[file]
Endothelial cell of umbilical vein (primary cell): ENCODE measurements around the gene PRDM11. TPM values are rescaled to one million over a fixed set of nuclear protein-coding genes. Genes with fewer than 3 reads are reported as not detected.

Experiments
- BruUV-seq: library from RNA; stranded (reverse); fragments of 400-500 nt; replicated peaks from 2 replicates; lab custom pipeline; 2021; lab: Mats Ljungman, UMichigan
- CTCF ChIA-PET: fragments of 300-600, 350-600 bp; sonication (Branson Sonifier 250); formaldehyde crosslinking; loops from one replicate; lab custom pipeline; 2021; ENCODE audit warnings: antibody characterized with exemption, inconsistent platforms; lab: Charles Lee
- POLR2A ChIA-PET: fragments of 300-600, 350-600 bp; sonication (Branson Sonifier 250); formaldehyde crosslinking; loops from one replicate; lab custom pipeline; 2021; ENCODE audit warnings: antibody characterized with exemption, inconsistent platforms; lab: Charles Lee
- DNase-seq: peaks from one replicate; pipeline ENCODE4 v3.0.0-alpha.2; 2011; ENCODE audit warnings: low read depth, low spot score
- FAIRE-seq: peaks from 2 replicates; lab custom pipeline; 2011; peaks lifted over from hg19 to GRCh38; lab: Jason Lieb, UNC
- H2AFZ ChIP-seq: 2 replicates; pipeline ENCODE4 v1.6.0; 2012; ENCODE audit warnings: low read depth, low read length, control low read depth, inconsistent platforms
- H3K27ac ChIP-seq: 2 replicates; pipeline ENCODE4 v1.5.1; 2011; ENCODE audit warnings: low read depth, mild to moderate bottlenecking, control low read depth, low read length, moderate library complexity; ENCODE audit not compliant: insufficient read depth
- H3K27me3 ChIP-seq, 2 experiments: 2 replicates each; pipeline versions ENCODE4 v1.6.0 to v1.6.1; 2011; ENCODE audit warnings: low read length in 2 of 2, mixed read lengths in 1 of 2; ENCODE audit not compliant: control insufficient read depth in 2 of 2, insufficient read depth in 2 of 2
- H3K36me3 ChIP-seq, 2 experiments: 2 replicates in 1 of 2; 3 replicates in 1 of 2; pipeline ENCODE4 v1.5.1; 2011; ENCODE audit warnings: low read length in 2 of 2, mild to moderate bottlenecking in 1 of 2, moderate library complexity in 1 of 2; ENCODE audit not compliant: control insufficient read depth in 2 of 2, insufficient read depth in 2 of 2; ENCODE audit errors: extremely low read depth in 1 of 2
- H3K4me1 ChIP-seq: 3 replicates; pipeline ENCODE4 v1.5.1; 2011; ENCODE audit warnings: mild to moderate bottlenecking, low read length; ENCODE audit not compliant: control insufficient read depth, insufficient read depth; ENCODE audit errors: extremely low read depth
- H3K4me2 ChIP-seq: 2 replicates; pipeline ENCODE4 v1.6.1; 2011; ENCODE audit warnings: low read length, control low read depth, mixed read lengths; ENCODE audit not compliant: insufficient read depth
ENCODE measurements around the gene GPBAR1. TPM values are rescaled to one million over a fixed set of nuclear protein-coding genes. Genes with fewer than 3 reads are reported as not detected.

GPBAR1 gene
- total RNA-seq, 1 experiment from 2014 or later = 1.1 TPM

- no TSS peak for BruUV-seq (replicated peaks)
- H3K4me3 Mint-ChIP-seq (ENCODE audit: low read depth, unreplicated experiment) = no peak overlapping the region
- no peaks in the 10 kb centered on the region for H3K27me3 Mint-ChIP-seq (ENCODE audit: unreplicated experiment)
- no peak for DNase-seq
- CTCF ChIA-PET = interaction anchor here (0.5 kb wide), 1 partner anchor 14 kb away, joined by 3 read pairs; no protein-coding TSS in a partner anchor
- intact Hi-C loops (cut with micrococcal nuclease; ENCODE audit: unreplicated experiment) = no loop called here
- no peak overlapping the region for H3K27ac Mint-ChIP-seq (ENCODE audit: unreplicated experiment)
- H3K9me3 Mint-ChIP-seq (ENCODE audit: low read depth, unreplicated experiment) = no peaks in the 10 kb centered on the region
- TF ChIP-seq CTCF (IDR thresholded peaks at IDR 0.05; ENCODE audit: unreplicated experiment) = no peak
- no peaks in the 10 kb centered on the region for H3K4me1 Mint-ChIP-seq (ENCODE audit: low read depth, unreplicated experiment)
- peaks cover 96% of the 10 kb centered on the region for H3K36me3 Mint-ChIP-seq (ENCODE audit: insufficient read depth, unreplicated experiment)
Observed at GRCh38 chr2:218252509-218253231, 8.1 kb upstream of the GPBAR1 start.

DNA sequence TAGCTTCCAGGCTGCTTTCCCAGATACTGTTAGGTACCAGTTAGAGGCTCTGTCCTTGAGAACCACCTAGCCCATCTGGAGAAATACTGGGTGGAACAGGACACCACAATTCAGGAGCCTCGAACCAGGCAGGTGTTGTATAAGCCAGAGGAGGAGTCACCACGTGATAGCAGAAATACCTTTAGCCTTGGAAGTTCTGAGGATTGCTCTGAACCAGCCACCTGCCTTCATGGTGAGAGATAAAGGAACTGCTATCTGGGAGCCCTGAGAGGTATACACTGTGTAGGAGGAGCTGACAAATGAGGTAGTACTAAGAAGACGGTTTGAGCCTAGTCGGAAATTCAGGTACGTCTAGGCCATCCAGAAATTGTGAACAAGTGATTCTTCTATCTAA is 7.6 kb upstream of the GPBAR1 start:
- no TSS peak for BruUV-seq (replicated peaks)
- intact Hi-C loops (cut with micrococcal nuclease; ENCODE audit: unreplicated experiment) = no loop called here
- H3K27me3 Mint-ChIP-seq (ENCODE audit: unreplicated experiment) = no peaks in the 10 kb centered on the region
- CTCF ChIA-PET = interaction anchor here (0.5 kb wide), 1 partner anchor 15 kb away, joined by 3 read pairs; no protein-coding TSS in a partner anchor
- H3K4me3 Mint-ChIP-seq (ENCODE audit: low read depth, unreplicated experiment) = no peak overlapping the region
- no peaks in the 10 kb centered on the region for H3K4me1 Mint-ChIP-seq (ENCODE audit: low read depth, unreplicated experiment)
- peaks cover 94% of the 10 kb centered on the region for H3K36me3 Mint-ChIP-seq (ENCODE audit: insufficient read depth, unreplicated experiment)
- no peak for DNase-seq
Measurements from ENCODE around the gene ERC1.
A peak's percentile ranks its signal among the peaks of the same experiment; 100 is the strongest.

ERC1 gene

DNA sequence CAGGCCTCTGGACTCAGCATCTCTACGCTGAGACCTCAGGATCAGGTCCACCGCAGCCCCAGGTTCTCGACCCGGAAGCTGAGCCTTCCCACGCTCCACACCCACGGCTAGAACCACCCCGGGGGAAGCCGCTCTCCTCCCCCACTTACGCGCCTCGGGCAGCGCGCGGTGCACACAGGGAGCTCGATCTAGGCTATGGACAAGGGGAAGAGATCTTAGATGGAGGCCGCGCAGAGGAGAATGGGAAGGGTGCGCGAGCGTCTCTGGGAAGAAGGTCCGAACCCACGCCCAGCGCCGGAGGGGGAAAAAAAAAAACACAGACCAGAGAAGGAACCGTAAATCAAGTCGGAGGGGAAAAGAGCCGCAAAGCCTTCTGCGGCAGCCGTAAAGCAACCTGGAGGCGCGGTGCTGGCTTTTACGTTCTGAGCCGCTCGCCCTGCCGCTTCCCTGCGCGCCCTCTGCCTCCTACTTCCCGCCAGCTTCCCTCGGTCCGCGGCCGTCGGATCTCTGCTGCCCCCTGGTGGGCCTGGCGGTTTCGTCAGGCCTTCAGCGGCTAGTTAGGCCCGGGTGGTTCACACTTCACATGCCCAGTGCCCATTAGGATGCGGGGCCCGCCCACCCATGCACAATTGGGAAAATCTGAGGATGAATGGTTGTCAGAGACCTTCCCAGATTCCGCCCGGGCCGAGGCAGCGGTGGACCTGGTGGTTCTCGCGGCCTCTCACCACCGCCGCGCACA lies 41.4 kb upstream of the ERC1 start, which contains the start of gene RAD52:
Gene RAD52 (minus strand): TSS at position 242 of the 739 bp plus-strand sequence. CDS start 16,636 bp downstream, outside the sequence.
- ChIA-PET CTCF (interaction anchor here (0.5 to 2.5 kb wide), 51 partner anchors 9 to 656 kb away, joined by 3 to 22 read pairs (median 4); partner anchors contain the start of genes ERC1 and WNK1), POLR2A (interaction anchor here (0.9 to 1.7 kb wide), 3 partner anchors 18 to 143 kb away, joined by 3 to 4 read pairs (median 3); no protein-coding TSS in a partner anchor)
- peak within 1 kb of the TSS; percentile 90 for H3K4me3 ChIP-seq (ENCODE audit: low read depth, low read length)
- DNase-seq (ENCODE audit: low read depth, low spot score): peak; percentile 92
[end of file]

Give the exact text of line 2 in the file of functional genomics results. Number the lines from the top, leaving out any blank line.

Experiments